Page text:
SDS recaps every team’s 2013 regular season:
- Alabama: It all came down to the Iron Bowl
- Arkansas: More SEC-ready athletes wanted
- Auburn: Malzahn orchestrates the biggest turnaround in college football
- Florida: Gators welcome a philosophical change on offense
- Georgia: Injuries and lackluster defense halted championship run
- Kentucky: It all starts with the quarterback
- LSU: Defensive personnel losses just too much
- Mississippi State: Strong finish will carry momentum into 2014
- Missouri: Respect was earned in 2013
- Ole Miss: Despite disappointing finish, Rebels on pace for breakout 2014
- South Carolina: Tennessee loss crushed championship dreams
- Tennessee: Vols just need more athletes
- Texas A&M: Defensive struggles overshadowed explosive offense
- Vanderbilt: Fresh ink all over the football record book
Final Record: 8-4 overall, 5-3 SEC
The biggest recruit Mark Richt signed last season was QB Aaron Murray returning for his senior season. Georgia’s senior leader had several records he was set to break, and he returned to win a championship, especially after coming up just five yards short in 2012.
Related: SEC final regular season standings
All total, Georgia lost WR Justin Scott-Wesley and RB Keith Marshall due to season-ending knee injuries. WR Michael Bennett missed two games due to a knee injury, and WR Chris Conley missed time due to injury. Todd Gurley missed an equivalent of five games due to an ankle injury suffered against LSU. And the worst of all, Aaron Murray was lost for the season on a career-ending knee injury against Kentucky.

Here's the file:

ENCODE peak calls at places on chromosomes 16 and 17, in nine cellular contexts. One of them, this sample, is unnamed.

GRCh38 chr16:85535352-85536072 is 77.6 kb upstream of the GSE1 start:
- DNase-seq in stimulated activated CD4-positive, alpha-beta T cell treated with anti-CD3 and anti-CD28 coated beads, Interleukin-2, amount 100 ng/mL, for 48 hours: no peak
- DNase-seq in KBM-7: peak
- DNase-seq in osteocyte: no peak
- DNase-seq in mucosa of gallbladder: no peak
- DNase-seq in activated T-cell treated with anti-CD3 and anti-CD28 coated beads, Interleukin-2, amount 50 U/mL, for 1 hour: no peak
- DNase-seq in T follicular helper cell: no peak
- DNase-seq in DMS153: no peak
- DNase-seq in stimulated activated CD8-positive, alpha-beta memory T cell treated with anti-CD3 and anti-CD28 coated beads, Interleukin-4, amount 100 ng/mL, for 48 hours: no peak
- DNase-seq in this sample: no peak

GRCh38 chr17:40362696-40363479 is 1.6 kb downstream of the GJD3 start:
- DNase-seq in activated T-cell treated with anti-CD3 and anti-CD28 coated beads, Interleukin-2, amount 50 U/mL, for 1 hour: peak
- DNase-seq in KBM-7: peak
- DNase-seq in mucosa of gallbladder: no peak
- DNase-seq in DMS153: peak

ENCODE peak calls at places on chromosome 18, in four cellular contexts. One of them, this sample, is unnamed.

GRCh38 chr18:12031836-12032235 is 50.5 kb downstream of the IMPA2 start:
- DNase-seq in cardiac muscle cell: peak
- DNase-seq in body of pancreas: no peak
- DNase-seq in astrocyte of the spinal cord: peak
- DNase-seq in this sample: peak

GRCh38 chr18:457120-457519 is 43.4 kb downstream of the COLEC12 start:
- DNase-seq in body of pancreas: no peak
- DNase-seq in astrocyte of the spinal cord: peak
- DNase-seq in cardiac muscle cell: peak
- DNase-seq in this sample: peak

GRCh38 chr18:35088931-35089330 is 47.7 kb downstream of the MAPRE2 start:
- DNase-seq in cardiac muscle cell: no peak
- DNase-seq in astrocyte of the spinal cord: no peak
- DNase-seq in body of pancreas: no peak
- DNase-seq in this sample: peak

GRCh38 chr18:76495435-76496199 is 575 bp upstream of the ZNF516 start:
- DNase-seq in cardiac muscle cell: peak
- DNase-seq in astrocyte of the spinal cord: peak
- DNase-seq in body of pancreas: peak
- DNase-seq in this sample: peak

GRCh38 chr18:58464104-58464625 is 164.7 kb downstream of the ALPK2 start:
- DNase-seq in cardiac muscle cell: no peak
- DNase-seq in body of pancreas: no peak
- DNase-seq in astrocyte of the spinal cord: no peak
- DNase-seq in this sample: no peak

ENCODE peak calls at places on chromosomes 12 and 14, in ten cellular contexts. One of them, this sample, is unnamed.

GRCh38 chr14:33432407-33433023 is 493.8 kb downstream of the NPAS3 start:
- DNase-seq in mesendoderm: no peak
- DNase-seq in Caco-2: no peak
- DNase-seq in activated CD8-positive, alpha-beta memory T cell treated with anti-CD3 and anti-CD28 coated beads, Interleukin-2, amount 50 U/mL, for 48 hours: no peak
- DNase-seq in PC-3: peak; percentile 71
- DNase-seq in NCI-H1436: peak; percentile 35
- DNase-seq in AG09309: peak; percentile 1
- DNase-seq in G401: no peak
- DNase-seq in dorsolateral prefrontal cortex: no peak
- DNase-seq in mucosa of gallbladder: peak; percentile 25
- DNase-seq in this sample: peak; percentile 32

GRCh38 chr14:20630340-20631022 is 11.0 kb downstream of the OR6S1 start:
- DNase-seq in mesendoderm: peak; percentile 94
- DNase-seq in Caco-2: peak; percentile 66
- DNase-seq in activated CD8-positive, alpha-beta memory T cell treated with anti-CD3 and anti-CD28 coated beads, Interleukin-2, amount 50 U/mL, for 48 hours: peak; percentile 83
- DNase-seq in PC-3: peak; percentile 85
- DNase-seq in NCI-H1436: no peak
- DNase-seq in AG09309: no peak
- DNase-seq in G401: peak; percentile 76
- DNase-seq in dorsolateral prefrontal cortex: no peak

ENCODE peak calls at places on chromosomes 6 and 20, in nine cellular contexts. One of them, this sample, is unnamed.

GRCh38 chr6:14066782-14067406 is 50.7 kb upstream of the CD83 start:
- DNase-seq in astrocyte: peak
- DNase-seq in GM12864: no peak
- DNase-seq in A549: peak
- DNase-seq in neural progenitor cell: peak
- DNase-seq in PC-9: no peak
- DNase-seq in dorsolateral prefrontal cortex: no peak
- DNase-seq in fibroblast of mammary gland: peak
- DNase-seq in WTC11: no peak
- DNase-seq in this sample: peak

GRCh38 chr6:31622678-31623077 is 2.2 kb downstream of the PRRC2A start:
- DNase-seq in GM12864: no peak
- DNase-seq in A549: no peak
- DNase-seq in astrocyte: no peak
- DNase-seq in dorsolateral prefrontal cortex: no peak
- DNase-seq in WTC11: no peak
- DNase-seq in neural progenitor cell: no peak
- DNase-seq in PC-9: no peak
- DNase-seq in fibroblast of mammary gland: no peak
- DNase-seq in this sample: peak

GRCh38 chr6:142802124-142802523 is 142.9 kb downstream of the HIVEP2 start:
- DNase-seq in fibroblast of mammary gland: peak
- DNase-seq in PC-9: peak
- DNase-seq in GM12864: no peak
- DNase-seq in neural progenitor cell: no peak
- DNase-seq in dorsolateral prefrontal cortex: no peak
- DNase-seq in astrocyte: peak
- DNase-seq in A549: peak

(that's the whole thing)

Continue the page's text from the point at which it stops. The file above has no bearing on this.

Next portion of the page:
Aaron Murray had another fabulous season until his season-ending injury. Murray led the SEC’s fifth best scoring offense with 3,075 yards, 26 TDs and nine INTs. Murray became the SEC’s all-time leading passer, and he became the only QB in conference history to throw for 3,000 yards in four seasons. His backup, Hutson Mason, looks like a great player, and he threw for 648 yards, four TDs and two INTs in three games played. No kidding, Mason looks like he has a stronger arm than Murray, and Georgia’s offense looks in great hands for 2014.
Todd Gurley led a violent rushing attack with 144 carries for 903 yards and 10 TDs, while Keith Marshall finished with just 246 yards and one TD after injuring his knee against Tennessee. Gurley didn’t escape injury either, and he missed an equivalent of five games. JJ Green and Brendan Douglas picked up the slack and combined for 702 yards and six TDs. The offensive line struggled at times, but for the most part, they were a solid group as five returning starters. They did struggle against Clemson and Auburn.
But along with an explosive offense, Georgia would be replacing seven defensive starters, including both nose guards and All-Americans Jarvis Jones and Alec Ogletree. So, we knew the defense would take a step back, but I anticipated them to actually be better than 2012’s defense, knowing how they struggled against the run.